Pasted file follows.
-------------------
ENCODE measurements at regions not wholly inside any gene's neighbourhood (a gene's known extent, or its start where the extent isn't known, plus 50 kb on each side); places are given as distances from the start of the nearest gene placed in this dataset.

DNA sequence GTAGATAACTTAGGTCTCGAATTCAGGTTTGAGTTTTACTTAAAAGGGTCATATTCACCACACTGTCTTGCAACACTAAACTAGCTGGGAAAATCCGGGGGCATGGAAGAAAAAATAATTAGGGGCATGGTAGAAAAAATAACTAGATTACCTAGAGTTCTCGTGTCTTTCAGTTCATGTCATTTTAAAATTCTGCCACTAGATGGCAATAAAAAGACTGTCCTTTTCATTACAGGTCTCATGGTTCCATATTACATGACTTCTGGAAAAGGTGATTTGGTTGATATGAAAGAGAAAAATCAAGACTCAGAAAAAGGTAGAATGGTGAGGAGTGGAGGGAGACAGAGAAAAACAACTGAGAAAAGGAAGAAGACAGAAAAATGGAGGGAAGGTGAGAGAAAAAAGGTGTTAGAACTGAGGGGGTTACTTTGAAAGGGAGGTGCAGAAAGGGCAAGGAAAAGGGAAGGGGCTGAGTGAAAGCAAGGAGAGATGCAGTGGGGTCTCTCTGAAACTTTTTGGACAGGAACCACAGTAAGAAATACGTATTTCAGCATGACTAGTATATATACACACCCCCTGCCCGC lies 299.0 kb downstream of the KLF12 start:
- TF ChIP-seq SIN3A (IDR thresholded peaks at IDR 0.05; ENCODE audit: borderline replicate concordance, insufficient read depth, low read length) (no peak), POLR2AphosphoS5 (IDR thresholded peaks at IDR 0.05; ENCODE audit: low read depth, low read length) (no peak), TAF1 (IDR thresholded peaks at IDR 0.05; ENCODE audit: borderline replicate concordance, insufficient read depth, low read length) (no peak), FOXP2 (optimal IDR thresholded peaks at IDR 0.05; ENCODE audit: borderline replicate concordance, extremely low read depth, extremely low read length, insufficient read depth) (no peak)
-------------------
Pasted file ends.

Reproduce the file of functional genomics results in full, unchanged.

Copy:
ENCODE measurements at regions not wholly inside any gene's neighbourhood (a gene's known extent, or its start where the extent isn't known, plus 50 kb on each side); places are given as distances from the start of the nearest gene placed in this dataset.

DNA sequence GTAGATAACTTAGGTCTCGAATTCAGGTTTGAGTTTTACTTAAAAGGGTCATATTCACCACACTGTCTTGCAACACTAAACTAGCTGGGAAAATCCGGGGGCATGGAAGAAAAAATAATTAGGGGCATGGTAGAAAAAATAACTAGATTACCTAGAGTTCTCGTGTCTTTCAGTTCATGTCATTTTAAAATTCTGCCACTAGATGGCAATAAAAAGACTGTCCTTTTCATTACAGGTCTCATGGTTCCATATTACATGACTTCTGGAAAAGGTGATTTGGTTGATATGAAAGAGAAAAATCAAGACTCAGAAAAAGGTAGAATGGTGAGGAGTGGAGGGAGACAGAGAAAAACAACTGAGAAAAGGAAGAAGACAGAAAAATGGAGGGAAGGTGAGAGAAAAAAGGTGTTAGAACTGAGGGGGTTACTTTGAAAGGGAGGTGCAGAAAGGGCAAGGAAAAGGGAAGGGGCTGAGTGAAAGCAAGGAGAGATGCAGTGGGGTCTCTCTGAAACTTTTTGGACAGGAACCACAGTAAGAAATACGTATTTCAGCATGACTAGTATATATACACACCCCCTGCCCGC lies 299.0 kb downstream of the KLF12 start:
- TF ChIP-seq SIN3A (IDR thresholded peaks at IDR 0.05; ENCODE audit: borderline replicate concordance, insufficient read depth, low read length) (no peak), POLR2AphosphoS5 (IDR thresholded peaks at IDR 0.05; ENCODE audit: low read depth, low read length) (no peak), TAF1 (IDR thresholded peaks at IDR 0.05; ENCODE audit: borderline replicate concordance, insufficient read depth, low read length) (no peak), FOXP2 (optimal IDR thresholded peaks at IDR 0.05; ENCODE audit: borderline replicate concordance, extremely low read depth, extremely low read length, insufficient read depth) (no peak)